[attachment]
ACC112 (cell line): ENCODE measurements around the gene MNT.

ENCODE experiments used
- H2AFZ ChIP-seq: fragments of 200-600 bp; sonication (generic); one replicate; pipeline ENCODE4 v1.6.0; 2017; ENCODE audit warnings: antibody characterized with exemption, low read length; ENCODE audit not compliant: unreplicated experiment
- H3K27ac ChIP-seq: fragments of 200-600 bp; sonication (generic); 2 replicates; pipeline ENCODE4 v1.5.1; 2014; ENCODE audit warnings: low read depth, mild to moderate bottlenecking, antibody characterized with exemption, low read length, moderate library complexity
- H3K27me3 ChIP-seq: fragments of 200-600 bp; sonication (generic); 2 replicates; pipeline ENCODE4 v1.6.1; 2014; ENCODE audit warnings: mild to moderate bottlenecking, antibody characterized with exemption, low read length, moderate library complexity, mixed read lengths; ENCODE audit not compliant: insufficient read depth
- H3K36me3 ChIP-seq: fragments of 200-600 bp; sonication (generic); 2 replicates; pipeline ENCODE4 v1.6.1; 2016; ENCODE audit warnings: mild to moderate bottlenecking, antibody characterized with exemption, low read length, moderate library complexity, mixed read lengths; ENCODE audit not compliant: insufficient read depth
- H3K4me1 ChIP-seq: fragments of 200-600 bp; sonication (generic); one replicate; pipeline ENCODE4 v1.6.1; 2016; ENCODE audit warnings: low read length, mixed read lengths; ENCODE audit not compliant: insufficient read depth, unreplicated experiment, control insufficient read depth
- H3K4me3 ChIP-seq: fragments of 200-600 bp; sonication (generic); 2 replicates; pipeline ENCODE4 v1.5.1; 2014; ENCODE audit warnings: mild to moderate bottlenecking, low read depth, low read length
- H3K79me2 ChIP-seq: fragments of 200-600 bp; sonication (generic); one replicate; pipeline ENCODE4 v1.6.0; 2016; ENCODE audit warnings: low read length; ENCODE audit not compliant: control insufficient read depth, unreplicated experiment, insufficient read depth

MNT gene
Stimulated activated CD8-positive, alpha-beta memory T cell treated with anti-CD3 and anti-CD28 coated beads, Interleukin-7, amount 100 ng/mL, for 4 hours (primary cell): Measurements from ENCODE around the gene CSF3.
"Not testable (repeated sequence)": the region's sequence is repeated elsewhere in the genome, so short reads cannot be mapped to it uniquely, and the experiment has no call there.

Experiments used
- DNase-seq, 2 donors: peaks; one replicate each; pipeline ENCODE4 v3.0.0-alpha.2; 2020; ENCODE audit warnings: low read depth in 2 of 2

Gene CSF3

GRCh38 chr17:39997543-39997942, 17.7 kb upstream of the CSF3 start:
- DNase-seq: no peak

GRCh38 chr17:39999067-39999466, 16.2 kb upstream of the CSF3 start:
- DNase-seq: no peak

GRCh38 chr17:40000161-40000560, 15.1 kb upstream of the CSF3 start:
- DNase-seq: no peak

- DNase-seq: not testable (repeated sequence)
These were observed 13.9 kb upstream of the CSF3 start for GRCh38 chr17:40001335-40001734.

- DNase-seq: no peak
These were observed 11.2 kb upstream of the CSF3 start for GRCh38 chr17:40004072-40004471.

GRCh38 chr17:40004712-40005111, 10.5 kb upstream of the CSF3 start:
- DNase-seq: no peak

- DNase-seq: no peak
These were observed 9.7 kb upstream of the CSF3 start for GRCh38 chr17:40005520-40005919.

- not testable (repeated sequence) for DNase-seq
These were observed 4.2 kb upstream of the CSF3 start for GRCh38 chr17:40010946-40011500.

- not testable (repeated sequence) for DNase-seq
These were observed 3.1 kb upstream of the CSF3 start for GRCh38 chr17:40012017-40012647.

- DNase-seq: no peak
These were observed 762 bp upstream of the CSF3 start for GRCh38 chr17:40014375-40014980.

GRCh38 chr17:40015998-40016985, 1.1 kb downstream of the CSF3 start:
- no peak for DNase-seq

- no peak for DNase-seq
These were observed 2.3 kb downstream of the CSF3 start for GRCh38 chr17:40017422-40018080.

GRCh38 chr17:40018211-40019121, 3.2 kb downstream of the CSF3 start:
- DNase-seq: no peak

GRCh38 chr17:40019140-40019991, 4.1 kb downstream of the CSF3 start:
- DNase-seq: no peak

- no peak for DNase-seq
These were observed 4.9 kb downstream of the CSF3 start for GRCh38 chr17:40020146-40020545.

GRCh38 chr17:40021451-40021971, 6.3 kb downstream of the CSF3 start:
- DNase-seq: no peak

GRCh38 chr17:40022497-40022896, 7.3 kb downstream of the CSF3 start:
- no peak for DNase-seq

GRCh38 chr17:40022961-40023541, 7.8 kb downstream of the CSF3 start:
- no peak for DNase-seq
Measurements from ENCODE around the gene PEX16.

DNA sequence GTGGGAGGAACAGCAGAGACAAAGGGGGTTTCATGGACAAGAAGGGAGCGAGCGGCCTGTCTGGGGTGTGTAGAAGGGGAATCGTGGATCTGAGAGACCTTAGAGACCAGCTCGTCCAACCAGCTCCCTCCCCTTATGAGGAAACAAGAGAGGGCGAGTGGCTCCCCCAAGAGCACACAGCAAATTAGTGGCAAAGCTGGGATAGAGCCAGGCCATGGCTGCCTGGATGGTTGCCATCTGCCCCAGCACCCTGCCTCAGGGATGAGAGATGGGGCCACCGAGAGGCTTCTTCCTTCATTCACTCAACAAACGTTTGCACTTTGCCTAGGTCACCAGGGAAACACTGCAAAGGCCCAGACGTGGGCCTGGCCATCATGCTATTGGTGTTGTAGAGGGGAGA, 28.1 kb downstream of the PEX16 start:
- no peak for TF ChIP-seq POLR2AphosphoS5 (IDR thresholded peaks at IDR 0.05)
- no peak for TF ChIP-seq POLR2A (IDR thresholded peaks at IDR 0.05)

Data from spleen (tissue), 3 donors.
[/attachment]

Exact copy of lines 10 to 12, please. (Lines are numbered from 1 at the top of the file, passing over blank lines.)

MNT gene
Stimulated activated CD8-positive, alpha-beta memory T cell treated with anti-CD3 and anti-CD28 coated beads, Interleukin-7, amount 100 ng/mL, for 4 hours (primary cell): Measurements from ENCODE around the gene CSF3.
"Not testable (repeated sequence)": the region's sequence is repeated elsewhere in the genome, so short reads cannot be mapped to it uniquely, and the experiment has no call there.